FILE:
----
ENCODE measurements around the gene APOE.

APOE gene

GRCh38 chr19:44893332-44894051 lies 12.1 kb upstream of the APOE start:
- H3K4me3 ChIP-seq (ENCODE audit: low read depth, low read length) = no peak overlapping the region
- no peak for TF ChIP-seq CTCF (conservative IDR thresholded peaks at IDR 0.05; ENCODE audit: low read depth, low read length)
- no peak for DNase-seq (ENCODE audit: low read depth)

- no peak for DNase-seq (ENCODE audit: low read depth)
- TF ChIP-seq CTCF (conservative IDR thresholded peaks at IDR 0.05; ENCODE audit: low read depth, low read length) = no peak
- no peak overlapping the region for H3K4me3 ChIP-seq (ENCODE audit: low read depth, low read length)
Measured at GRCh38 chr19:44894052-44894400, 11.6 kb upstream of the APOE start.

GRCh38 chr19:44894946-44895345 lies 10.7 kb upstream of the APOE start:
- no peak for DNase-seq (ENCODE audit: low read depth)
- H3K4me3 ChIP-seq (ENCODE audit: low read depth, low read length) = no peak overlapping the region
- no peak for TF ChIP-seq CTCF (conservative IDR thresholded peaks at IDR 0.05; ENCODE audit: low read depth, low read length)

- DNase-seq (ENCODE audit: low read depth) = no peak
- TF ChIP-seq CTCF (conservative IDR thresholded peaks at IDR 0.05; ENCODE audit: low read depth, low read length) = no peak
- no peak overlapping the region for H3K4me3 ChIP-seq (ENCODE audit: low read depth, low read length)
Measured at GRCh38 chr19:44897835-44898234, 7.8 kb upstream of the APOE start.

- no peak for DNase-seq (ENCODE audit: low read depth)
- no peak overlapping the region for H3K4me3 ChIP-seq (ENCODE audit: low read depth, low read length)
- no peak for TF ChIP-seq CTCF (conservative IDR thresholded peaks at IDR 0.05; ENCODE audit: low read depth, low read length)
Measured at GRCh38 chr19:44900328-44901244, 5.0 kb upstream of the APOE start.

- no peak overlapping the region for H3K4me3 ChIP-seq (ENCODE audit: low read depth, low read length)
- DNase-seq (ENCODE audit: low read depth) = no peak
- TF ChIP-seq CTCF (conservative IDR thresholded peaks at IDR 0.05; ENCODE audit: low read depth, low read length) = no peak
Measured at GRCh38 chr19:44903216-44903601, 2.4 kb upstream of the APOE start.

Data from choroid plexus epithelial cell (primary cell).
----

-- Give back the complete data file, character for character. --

ENCODE measurements around the gene APOE.

APOE gene

GRCh38 chr19:44893332-44894051 lies 12.1 kb upstream of the APOE start:
- H3K4me3 ChIP-seq (ENCODE audit: low read depth, low read length) = no peak overlapping the region
- no peak for TF ChIP-seq CTCF (conservative IDR thresholded peaks at IDR 0.05; ENCODE audit: low read depth, low read length)
- no peak for DNase-seq (ENCODE audit: low read depth)

- no peak for DNase-seq (ENCODE audit: low read depth)
- TF ChIP-seq CTCF (conservative IDR thresholded peaks at IDR 0.05; ENCODE audit: low read depth, low read length) = no peak
- no peak overlapping the region for H3K4me3 ChIP-seq (ENCODE audit: low read depth, low read length)
Measured at GRCh38 chr19:44894052-44894400, 11.6 kb upstream of the APOE start.

GRCh38 chr19:44894946-44895345 lies 10.7 kb upstream of the APOE start:
- no peak for DNase-seq (ENCODE audit: low read depth)
- H3K4me3 ChIP-seq (ENCODE audit: low read depth, low read length) = no peak overlapping the region
- no peak for TF ChIP-seq CTCF (conservative IDR thresholded peaks at IDR 0.05; ENCODE audit: low read depth, low read length)

- DNase-seq (ENCODE audit: low read depth) = no peak
- TF ChIP-seq CTCF (conservative IDR thresholded peaks at IDR 0.05; ENCODE audit: low read depth, low read length) = no peak
- no peak overlapping the region for H3K4me3 ChIP-seq (ENCODE audit: low read depth, low read length)
Measured at GRCh38 chr19:44897835-44898234, 7.8 kb upstream of the APOE start.

- no peak for DNase-seq (ENCODE audit: low read depth)
- no peak overlapping the region for H3K4me3 ChIP-seq (ENCODE audit: low read depth, low read length)
- no peak for TF ChIP-seq CTCF (conservative IDR thresholded peaks at IDR 0.05; ENCODE audit: low read depth, low read length)
Measured at GRCh38 chr19:44900328-44901244, 5.0 kb upstream of the APOE start.

- no peak overlapping the region for H3K4me3 ChIP-seq (ENCODE audit: low read depth, low read length)
- DNase-seq (ENCODE audit: low read depth) = no peak
- TF ChIP-seq CTCF (conservative IDR thresholded peaks at IDR 0.05; ENCODE audit: low read depth, low read length) = no peak
Measured at GRCh38 chr19:44903216-44903601, 2.4 kb upstream of the APOE start.

Data from choroid plexus epithelial cell (primary cell).